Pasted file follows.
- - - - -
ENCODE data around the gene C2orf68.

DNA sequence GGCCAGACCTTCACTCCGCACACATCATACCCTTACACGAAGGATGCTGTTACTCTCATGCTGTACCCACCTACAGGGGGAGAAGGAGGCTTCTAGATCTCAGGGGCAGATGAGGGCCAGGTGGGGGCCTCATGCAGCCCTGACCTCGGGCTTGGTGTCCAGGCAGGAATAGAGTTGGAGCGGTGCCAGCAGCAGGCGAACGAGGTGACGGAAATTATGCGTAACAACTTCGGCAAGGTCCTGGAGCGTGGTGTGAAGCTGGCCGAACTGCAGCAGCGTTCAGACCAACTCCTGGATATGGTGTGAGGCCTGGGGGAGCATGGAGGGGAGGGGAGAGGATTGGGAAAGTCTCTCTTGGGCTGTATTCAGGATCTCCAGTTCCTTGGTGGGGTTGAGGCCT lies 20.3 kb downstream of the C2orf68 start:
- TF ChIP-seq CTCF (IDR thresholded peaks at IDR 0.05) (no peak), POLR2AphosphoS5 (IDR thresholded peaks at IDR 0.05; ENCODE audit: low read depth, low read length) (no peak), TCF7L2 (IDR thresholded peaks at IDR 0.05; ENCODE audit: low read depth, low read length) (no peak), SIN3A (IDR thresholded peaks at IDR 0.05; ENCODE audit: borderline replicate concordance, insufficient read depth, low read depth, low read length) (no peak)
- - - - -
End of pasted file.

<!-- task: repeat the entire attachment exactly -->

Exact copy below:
ENCODE data around the gene C2orf68.

DNA sequence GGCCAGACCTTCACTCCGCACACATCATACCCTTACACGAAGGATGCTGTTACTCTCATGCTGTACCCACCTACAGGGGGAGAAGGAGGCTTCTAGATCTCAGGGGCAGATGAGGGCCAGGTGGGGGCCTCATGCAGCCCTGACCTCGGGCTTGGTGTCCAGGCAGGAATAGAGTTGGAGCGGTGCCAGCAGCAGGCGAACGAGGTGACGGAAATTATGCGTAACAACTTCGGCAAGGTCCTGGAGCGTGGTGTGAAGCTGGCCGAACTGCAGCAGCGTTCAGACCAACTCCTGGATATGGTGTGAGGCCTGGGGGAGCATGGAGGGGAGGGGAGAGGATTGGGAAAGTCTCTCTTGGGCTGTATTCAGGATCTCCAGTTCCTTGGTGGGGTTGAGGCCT lies 20.3 kb downstream of the C2orf68 start:
- TF ChIP-seq CTCF (IDR thresholded peaks at IDR 0.05) (no peak), POLR2AphosphoS5 (IDR thresholded peaks at IDR 0.05; ENCODE audit: low read depth, low read length) (no peak), TCF7L2 (IDR thresholded peaks at IDR 0.05; ENCODE audit: low read depth, low read length) (no peak), SIN3A (IDR thresholded peaks at IDR 0.05; ENCODE audit: borderline replicate concordance, insufficient read depth, low read depth, low read length) (no peak)